Students were given a sample of what the future holds during Reality Day at Iola-Scandinavia High School.
“I think it’s exciting that students get a picture of reality while they’re still in high school,” said District Administrator Duane Braun. “All of these things are part of the real world.”
After being assigned a job, a wage and a family status, each student was required to visit about 20 “stations” set up in the gymnasium.
These stations – banking, insurance, child care, car dealers, part-time jobs, charities, etc. – were manned by professionals from the community.
Reality Day provided an array of simulated real-life financial experiences at various booths set up in the high school gym.
In this environment, students underwent one “month” of income, expenses and incidentals, both planned and unexpected.
Upon entering the experience, the students deposited a “paycheck” with an amount from an occupation they had previously researched in Career Exploration class (taxes, student loans and, in some randomly assigned cases, child support already withheld).
Students also were given family situations at random: spouses, children of various ages and pets.
Under these parameters, they were required to obtain housing, child care, a vehicle, insurance (health and auto) and then move throughout the simulation to approximately 20 booths buying groceries, gas, clothing, etc.
Other incidents unexpectedly happened, as in life: Some had a child get sick and had to pay a doctor bill; some got a ticket from a police officer for speeding.
Throughout the event, students were required to write checks, use debit accounts and keep an accurate account register. They could not leave the simulation without paying all their bills, while maintaining a positive bank balance.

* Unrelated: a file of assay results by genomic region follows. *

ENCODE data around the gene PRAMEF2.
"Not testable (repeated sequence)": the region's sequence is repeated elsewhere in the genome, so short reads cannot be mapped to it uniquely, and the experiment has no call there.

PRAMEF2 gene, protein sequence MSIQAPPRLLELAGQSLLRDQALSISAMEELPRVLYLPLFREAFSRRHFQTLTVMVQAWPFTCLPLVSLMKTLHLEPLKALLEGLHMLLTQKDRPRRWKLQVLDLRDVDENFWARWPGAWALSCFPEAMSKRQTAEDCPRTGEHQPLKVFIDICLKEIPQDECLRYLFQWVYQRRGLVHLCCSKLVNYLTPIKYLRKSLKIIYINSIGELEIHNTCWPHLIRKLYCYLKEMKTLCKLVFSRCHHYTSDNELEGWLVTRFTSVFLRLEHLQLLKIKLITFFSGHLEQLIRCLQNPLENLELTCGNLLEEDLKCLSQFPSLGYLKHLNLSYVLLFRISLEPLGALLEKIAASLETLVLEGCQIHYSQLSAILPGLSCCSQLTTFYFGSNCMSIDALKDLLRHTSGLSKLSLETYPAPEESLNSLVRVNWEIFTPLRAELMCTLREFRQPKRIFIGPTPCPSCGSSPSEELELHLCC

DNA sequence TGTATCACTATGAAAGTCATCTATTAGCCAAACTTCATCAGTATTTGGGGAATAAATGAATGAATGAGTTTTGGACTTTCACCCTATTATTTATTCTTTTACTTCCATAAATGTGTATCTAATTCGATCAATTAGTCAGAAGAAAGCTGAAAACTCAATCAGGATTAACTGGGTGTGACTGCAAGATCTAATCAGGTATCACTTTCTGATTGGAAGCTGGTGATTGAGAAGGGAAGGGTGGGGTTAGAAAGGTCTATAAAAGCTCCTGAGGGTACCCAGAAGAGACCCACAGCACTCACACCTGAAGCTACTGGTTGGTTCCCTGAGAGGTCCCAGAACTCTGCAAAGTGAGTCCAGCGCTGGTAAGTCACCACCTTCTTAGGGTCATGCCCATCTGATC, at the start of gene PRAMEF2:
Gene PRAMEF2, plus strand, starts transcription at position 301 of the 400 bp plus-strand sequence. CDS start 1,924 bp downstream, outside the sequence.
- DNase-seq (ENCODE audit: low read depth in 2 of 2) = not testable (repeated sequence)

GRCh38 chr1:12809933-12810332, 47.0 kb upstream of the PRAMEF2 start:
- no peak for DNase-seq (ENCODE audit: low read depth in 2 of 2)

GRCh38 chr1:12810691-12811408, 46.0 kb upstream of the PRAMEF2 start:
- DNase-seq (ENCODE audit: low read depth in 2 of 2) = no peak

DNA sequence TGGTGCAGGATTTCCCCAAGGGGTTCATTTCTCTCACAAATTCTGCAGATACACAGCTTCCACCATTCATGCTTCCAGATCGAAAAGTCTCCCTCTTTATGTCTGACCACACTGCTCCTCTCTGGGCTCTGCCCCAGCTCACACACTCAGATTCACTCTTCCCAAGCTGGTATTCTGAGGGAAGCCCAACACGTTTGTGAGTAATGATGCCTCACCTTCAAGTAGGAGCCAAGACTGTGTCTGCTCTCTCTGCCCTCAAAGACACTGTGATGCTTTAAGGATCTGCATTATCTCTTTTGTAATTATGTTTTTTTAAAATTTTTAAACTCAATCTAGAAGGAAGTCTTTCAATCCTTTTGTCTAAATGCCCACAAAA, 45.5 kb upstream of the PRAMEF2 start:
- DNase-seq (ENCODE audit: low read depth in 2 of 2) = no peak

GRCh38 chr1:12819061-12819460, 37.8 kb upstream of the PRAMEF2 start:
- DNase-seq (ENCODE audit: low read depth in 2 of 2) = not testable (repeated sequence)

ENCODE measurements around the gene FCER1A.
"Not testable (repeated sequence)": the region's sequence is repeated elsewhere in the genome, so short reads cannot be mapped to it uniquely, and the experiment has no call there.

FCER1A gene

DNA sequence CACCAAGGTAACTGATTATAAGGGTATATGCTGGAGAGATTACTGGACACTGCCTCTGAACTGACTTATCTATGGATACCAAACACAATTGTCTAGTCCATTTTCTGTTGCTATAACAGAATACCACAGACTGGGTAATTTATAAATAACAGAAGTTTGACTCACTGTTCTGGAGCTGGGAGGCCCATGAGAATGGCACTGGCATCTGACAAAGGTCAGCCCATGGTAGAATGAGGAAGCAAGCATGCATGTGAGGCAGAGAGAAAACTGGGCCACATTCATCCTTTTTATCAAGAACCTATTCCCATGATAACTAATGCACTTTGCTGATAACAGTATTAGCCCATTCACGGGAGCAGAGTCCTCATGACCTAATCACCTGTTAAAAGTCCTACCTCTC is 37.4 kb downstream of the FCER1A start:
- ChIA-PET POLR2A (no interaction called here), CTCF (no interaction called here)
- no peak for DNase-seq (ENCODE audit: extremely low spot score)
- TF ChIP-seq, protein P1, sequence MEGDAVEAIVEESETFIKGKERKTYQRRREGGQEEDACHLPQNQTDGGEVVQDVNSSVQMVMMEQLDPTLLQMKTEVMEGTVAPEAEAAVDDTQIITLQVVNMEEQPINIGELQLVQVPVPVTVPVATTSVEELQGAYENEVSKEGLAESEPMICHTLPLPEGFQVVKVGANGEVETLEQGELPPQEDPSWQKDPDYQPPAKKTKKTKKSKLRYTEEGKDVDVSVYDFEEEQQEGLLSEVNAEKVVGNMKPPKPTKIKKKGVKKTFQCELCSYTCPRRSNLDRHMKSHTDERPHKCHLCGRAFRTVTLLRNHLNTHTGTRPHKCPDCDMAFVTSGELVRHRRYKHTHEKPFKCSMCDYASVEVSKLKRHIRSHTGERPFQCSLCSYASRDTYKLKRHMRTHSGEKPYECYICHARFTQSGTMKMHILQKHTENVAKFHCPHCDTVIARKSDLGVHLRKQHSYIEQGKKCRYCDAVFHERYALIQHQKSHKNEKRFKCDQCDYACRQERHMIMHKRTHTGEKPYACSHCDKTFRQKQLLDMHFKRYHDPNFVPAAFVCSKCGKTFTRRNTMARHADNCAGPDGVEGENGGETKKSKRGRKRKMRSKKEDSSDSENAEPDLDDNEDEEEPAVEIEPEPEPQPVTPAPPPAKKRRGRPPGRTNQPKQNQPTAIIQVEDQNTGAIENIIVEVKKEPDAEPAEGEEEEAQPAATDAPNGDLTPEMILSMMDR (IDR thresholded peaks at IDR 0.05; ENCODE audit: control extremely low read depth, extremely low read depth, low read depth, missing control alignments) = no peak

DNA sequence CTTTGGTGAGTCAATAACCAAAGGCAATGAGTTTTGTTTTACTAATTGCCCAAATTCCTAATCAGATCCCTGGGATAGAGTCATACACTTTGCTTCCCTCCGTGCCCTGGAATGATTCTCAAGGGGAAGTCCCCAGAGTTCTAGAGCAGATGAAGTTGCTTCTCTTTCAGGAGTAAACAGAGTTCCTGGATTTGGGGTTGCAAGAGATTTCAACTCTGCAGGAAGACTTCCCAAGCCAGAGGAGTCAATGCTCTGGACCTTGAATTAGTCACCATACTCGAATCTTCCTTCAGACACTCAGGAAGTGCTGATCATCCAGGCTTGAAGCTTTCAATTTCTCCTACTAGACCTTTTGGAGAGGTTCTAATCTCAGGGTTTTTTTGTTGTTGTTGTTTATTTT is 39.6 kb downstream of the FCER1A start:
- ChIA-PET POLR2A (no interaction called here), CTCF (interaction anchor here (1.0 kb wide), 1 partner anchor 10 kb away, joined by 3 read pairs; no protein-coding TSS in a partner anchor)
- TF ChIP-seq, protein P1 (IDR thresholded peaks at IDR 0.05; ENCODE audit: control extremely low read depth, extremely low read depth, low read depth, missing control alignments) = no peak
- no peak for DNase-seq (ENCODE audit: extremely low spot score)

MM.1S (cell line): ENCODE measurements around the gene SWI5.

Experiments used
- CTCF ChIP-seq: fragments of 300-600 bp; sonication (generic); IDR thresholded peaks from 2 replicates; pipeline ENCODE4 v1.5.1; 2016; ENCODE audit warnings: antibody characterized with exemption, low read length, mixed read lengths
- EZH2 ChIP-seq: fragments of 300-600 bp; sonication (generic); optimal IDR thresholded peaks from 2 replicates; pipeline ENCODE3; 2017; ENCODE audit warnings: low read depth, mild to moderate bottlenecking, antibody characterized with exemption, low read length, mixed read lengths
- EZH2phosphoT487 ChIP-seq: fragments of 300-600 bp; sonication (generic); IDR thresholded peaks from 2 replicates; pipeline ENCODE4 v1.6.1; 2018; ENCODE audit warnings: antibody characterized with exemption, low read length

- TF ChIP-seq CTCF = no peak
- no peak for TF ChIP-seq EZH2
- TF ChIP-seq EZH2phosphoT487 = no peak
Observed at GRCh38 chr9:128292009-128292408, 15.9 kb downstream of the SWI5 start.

As an example, one student was about to check out when his required stop at the Fate station gave him an unexpected pet food bill, which he could not afford.
When the Food Pantry could not assist him and the Vet station could not take the “dog” off his hands, he got aid at the Part-Time Job booth, where a few hours per month working at Taco Bell gave him the needed income.
These sorts of tribulations gave seniors a little taste of what it might be like to be on their own.
Students were assigned a time and group to enter the simulation.
It took about 2 1/2 hours for each to work his way through the stations.
“This is a wonderful experience,” said Gail Nelson, of First National Bank. “(Students) can get a taste of what their paycheck can do and how fast it runs out. I don’t think they realize how many expenses there are in the real world.”
“It’s good for them to know what’s available,” said Sharon Peterson, of the Iola Food Pantry.
She was at the Charity station, where students could possibly get help if they spent too much on other items.
“It is really good for these students to see what living really costs,” said Mark Sether, of Premier Community Bank.
At his station, students could get a credit card to help with expenses. They were required to visit his station a second time to make a payment before checking out.
“They need to pay at least 10 percent of their balance and have enough funds to do it,” Sether explained.
The students were also required to stop twice at the Fate station, where they faced something unexpected. There was also a “roaming” nurse and a police officer.
“I think they’re very surprised by a lot of the costs,” said Kari Mack, of Young Impressions, who was at the Child Care station.
About 25 community volunteers helped with the event.
“We appreciate them taking time from their busy schedules to make this Reality Day very realistic,” Braun said.
The event was sponsored by the I-S High School’s Family and Consumer Sciences and Business Education departments on Jan. 10 for seniors in the Consumer Economics classes.